The topic of bias, sampling approach, and the correction for changes in detectability are some of the most contentious in the monitoring field. Be sure to read the sampling approaches section of this web site and the associated discussions on detectability and choice of approach.
For detailed information about the biases associated with individual monitoring techniques we have listed known biases within each technique's account on this web site. All else being equal, species that have well-developed, unbiased sampling approaches and techniques should be favored.
Many counting techniques permit data from more than one species to be collected at one time. A technique that collects useful information on an entire group of species yields a more complete portrait of an area's population health and status than does information for but a single species. Often these data also permit the estimation of species richness (total number of species present) and there is usually a decrease in the cost of data collection per species. Furthermore, collecting information on a entire community of species allows you to compare trends among species, search for patterns of change within an ecological guild, and will give you insights into as many aspects of your landscape as you have species being monitored.
Species Identification Problems
The ability of an employee or volunteer to identify the species being monitored needs to be considered. Techniques that require an observer to find, catch, or locate animals are all prone to bias as observers change and grow in their identification abilities. Uncorrected, these observer differences can greatly alter the results of your monitoring program, masking changes you are trying to detect in animal populations.
Under each of our technique's write-ups we provide detailed information about each techniques' vulnerability to observer differences.
Traditionally, wildlife monitoring implies population monitoring of adult vertebrates. However, at times monitoring the targeted adult animals may not be a simple choice. This is especially true if:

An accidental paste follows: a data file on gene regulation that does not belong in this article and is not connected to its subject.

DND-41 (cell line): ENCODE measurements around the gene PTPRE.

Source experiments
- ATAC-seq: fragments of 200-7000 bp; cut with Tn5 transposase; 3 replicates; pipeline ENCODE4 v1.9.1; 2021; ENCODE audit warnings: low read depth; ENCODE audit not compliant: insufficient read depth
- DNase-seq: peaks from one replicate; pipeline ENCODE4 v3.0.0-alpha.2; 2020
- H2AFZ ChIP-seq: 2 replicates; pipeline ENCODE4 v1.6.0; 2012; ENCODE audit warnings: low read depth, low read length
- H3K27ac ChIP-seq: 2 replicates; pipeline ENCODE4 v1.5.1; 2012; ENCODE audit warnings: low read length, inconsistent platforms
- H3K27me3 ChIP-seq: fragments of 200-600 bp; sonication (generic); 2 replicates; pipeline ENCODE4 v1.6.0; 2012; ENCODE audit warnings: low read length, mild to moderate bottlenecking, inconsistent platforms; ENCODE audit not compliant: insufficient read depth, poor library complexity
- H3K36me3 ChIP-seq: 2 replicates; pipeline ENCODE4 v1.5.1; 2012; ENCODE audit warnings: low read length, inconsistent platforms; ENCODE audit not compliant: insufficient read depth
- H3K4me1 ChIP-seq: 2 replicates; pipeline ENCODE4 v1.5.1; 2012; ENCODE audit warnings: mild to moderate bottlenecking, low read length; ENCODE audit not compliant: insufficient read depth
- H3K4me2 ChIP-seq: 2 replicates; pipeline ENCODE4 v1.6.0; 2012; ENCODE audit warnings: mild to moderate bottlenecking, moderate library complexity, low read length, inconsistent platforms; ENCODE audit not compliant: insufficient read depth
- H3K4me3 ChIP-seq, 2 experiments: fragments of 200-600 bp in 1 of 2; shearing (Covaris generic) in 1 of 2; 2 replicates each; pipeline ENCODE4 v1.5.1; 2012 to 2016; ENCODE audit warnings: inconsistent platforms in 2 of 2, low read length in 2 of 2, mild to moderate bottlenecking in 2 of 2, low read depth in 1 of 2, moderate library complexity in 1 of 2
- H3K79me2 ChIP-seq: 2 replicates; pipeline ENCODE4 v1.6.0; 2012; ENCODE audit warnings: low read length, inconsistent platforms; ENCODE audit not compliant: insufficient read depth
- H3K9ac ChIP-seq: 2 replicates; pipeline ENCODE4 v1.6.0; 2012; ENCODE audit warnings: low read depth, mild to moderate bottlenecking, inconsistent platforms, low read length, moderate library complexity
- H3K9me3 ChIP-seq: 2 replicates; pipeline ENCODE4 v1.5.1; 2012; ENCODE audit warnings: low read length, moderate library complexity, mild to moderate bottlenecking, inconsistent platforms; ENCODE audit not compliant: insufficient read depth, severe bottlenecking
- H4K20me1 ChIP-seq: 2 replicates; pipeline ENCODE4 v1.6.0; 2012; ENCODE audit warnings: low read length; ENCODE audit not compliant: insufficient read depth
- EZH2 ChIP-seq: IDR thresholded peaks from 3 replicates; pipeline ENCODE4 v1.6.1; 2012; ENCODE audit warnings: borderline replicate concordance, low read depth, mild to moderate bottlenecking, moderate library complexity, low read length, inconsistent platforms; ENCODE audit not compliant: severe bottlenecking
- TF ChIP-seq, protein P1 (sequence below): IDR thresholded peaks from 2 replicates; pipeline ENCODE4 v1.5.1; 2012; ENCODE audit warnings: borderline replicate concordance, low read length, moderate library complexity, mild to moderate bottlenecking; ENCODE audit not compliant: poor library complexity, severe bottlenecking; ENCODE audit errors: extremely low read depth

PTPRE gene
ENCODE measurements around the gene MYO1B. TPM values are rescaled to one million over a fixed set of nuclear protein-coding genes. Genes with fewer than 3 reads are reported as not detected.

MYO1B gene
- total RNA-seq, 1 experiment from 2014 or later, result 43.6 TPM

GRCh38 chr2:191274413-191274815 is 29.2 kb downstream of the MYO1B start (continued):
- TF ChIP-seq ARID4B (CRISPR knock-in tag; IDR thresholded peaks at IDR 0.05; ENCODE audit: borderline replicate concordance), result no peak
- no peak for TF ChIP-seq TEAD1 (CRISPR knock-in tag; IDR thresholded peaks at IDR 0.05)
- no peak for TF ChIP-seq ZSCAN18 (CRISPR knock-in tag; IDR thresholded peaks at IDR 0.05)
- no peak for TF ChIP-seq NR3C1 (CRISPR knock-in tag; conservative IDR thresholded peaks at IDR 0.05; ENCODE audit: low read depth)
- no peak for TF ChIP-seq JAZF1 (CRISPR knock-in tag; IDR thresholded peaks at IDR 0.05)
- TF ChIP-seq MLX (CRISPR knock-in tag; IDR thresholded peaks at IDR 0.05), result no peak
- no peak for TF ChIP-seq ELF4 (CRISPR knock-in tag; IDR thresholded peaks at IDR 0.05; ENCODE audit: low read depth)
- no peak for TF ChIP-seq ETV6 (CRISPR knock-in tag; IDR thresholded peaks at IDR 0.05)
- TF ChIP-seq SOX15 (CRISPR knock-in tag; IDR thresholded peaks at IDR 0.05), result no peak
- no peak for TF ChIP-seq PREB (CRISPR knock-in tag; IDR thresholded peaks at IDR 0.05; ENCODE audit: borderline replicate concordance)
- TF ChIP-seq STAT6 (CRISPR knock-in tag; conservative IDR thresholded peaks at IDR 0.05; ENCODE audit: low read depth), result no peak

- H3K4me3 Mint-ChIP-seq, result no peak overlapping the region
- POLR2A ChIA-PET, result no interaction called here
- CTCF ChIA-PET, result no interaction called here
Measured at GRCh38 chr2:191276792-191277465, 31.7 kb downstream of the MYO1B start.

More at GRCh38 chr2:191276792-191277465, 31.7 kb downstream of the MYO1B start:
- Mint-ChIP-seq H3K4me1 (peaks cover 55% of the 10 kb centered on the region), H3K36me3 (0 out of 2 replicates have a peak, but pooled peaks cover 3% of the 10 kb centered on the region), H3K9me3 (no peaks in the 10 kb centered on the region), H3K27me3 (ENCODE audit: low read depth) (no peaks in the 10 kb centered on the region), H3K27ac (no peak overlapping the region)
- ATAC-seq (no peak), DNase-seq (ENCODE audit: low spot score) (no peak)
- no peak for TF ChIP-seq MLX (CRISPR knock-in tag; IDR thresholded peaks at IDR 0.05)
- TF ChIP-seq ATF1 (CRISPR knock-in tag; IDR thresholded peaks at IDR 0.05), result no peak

In these cases surrogates such as habitat, food plants, or associated (more common) species could be chosen. However, a great deal of caution has to be taken with this approach, because in these cases you are NOT measuring the species populations. Without periodic checks of the real population, your monitoring of surrogates could easily mislead those that use the data into mistaken notions about the population status of the species of interest.
Habitat monitoring becomes a focus when monitoring is incorporated into management impacts and actions. For more information about integrating monitoring with management activities see the adaptive management sections of this site.
Features to measure
There are 3 population attributes that can be measured in a monitoring program:
Counts of adults are most commonly used in monitoring programs. However, information about the juvenile age classes, birth rates, and survival often reveal more information about the health of the population than do simple counts of adults, though the costs of collecting such information are substantially higher than collecting count data.
Keystone species and ecological dominants
Within any unit of land, some species have a disproportionate effect on the ecology of the site either through sheer numbers and biomass or through their ability to control the diversity and pattern of other species via predation or habitat modification. A species of such consequence would often be worthy of monitoring as it, in effect, is managing and controlling population numbers on the site.
Environmental indicators, indicator species, bioindicators, and management indicator species
Every species has a range of conditions under which it thrives. Remove any component of those conditions and the species disappears or no longer successfully reproduces. Thus the continued presence of a species is an indication that the environmental conditions which it requires remain. By choosing to monitor a set of species that require high quality environments, specialized habitats, or conditions that a manager may want to promote a sense of the region's environmental health can be made. Since environmental or habitat health is often difficult for us to measure directly, due to the many factors (often unknown or ephemeral) that contribute to the conditions, it is often easier to measure the status of the species that require them to develop an assessment.
EPA has a comprehensive web site about the selection, use, and analysis of bioindicators and Indices of Biotic Integrity for aquatic systems: BioIndicators of Watershed Health
The U. S. Forest Service uses indicator species in their management plans, usually calling them Management Indicator Species. Their Management Indicator Species report for Daniel Boone National Forest is online.
Jim Karr has developed a number of assessment techniques that combine the results individual species abundance indices to develop a multispecies index that aims to summarize the biological well-being of a location, often now termed its "biological integrity." References to his work are available at his web site.
Authors' note: we could really use some additional links or summary references on this topic, but were unable to locate any. If you know of such a thing, please drop us a line at email@example.com. Thank you.